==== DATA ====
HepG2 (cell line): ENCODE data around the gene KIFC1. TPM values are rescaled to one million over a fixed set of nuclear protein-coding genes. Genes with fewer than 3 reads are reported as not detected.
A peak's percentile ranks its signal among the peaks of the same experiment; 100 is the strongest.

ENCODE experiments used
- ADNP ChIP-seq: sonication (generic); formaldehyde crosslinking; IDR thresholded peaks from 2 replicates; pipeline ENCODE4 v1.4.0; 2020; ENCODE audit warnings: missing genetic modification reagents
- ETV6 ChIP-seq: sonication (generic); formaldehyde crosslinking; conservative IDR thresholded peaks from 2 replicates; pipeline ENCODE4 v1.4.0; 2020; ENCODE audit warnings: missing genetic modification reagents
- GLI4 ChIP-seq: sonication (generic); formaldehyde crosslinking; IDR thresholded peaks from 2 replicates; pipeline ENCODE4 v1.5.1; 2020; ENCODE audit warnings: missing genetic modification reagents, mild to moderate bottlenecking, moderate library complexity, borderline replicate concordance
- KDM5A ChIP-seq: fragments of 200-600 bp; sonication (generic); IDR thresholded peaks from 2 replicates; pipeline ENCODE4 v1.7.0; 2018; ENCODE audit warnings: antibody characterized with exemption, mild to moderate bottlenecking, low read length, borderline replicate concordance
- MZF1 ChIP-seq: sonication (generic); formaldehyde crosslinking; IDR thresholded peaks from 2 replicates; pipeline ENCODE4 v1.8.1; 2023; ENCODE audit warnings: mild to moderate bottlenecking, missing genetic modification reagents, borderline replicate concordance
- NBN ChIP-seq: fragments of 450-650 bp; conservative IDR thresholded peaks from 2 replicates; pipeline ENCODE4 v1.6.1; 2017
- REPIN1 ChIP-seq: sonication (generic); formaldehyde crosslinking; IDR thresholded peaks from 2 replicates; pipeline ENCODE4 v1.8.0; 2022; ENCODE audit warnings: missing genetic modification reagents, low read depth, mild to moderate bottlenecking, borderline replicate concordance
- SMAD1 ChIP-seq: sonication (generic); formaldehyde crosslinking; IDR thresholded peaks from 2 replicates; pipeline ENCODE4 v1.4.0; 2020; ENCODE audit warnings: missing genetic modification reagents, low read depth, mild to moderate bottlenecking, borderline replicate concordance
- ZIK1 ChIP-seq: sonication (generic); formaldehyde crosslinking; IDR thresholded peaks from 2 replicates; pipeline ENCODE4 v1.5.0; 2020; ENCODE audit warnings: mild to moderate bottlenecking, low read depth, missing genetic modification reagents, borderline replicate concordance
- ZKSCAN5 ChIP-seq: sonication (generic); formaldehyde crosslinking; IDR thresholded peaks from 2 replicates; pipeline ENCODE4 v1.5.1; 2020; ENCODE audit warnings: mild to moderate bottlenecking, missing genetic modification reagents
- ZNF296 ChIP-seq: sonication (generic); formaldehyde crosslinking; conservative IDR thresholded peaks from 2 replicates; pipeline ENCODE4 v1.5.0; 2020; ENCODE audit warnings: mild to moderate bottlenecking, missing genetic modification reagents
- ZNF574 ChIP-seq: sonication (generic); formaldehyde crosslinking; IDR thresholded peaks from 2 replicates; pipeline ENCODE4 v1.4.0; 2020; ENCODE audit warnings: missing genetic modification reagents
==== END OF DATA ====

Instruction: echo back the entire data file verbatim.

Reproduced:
HepG2 (cell line): ENCODE data around the gene KIFC1. TPM values are rescaled to one million over a fixed set of nuclear protein-coding genes. Genes with fewer than 3 reads are reported as not detected.
A peak's percentile ranks its signal among the peaks of the same experiment; 100 is the strongest.

ENCODE experiments used
- ADNP ChIP-seq: sonication (generic); formaldehyde crosslinking; IDR thresholded peaks from 2 replicates; pipeline ENCODE4 v1.4.0; 2020; ENCODE audit warnings: missing genetic modification reagents
- ETV6 ChIP-seq: sonication (generic); formaldehyde crosslinking; conservative IDR thresholded peaks from 2 replicates; pipeline ENCODE4 v1.4.0; 2020; ENCODE audit warnings: missing genetic modification reagents
- GLI4 ChIP-seq: sonication (generic); formaldehyde crosslinking; IDR thresholded peaks from 2 replicates; pipeline ENCODE4 v1.5.1; 2020; ENCODE audit warnings: missing genetic modification reagents, mild to moderate bottlenecking, moderate library complexity, borderline replicate concordance
- KDM5A ChIP-seq: fragments of 200-600 bp; sonication (generic); IDR thresholded peaks from 2 replicates; pipeline ENCODE4 v1.7.0; 2018; ENCODE audit warnings: antibody characterized with exemption, mild to moderate bottlenecking, low read length, borderline replicate concordance
- MZF1 ChIP-seq: sonication (generic); formaldehyde crosslinking; IDR thresholded peaks from 2 replicates; pipeline ENCODE4 v1.8.1; 2023; ENCODE audit warnings: mild to moderate bottlenecking, missing genetic modification reagents, borderline replicate concordance
- NBN ChIP-seq: fragments of 450-650 bp; conservative IDR thresholded peaks from 2 replicates; pipeline ENCODE4 v1.6.1; 2017
- REPIN1 ChIP-seq: sonication (generic); formaldehyde crosslinking; IDR thresholded peaks from 2 replicates; pipeline ENCODE4 v1.8.0; 2022; ENCODE audit warnings: missing genetic modification reagents, low read depth, mild to moderate bottlenecking, borderline replicate concordance
- SMAD1 ChIP-seq: sonication (generic); formaldehyde crosslinking; IDR thresholded peaks from 2 replicates; pipeline ENCODE4 v1.4.0; 2020; ENCODE audit warnings: missing genetic modification reagents, low read depth, mild to moderate bottlenecking, borderline replicate concordance
- ZIK1 ChIP-seq: sonication (generic); formaldehyde crosslinking; IDR thresholded peaks from 2 replicates; pipeline ENCODE4 v1.5.0; 2020; ENCODE audit warnings: mild to moderate bottlenecking, low read depth, missing genetic modification reagents, borderline replicate concordance
- ZKSCAN5 ChIP-seq: sonication (generic); formaldehyde crosslinking; IDR thresholded peaks from 2 replicates; pipeline ENCODE4 v1.5.1; 2020; ENCODE audit warnings: mild to moderate bottlenecking, missing genetic modification reagents
- ZNF296 ChIP-seq: sonication (generic); formaldehyde crosslinking; conservative IDR thresholded peaks from 2 replicates; pipeline ENCODE4 v1.5.0; 2020; ENCODE audit warnings: mild to moderate bottlenecking, missing genetic modification reagents
- ZNF574 ChIP-seq: sonication (generic); formaldehyde crosslinking; IDR thresholded peaks from 2 replicates; pipeline ENCODE4 v1.4.0; 2020; ENCODE audit warnings: missing genetic modification reagents